The Royal Society of Chemistry summer party was held at the Royal Academy Summer Exhibition on July 20th this year. As my husband Rob is acting Head of the School of Chemical & Physical Sciences at Keele University, we had the pleasure of an invite to this select event. The dress code of “black tie and decorations!!!” meant we were dressed formally for the occasion, which turned out to be great fun. We were on our own most of the time amusing ourselves, but it was nice to bump into a handful of Rob’s science acquaintances as well.
Having been to see the Summer Exhibition before, Rob knew my tolerance/opinions of the art works involved can be limited to say the least. On entering the first room Rob said “I’ll be interested to see what you think of these”. He smiled as I looked around, drew breath and said as I eyed my first two pieces “I like these, I GET them”. I was looking at the Mick Moon pieces 95 At Sea and 97 Dusk, quirkily made I thought in muted colours with a simple yet beautifully expansive design due to the faintest of details. Then I spotted 88 Untitled (Violin) a massive piece of bold coloured acrylic on aluminium by Sir Michael Craig-Martin. This violin seemed bigger in size than a double bass and I thought “violin on steroids with a psychedelic dress sense”. I loved the colours and the clean elegant lines and it certainly grabbed the attention, as did the selling price of £120,000.
We managed to see about half of the exhibition because my attention was distracted by the lovely food buffet provided. Prosecco flowed all night and dainty canapés did the rounds first. As I was examining the artwork in another room I spotted someone with a small bowl of curry! That was it; culture was forgotten as I sought satisfaction in culinary appreciation instead. I unearthed small bowls of vegetable rice with succulent white fish, mini chicken and full sized vegetable kebabs, gorgeous herby prawns, walnut & apple salad and mini buckets of parsnip and sweet potato chips. These were devoured with vigour and thoroughly enjoyed by us; though I’m glad I didn’t come face to face with the duck/blue cheese dish someone waxed lyrical about as we left the venue.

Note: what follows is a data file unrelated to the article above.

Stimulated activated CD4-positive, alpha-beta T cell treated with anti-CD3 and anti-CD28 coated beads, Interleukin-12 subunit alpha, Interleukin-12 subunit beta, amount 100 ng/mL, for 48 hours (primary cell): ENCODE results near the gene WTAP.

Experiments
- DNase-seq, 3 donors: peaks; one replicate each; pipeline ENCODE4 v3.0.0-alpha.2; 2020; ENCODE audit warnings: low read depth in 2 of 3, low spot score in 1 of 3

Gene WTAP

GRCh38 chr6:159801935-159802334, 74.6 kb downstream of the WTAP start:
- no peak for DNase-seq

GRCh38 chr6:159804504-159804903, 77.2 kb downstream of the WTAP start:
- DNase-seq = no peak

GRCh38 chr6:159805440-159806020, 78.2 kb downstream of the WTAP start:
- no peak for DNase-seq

Having had 3 glasses of Prosecco I switched to the delightful non-alcoholic elderflower and raspberry option and returned to the artwork. Unusually Rob stayed on the Prosecco though white/red wines were available too. Further exploration of the exhibition yielded more praise than grumble from me and my all round favourite (from what I viewed) was 274 Heligan by Christine Woodward. A nicely sized acrylic piece of what seemed a beautiful garden (or mountain foliage) with gorgeous greens and yellow hues, with swathes of navy blue and light purples that are almost shimmering on a bright summer’s day. Positioned in the middle of a vast array of other pictures on the right wall of a room, my eyes alighted on it almost immediately and I was transfixed. At £500 it seemed a bargain to me. Another stunner was 138 Calton Hill 3 by Jock McFadyen where an enormous moon hung over a small settlement on a hill, a scene I found very evocative and quite moving. Multiple classical references in 835 Sic Transit Gloria Mundi (After Piranesi) by Emily Allchurch was extremely clever and 544 Yellow Mimosa, July 23 2015 by Donald Sultan simple colourful beauty. My attention was caught by the date which was my Mammy’s birthday.
Just as I came upon two lovely sculptures that appealed to me, a waitress appeared carrying a tray of desserts. This included dinky meringues, tiny mouth watering lemon sorbet cones and delightful milk chocolate lollipops with fudge and salt. Of course I had to try them all (more than once) as I closely studied the sculptures. 770 Venus De’ Medici by Yinka Shonibare was a good looking shapely fibreglass gal with an all over Dutch wax pattern (I thought tattoos but better class) and a hand-coloured globe head! I spotted the globe first as I adore anything with maps but was surprised to see it was attached to a female body. It was sort of radical yet establishment as well and I thought it was terrific, and by far the most expensive item that caught my eye at £162,000. 909 Living Doll by Cathie Pilkington was elegant, graceful and classy and made me think of the little mermaid in Copenhagen.
Whenever I’ve been to the Summer Exhibition before, I’ve made a tally of the items I’ve liked just for fun. This year notched up 35 pieces to catch my attention, ranging from £250 to £162,000, which together totalled £784,195. And I only viewed a fraction of the displays, so I wonder if my appreciation of art is increasing?
In closing this was a lovely evening and I’ve enjoyed revisiting my favourites online where all the display pieces can be viewed at http://www.roy.ac/Explore, until at least 20th August.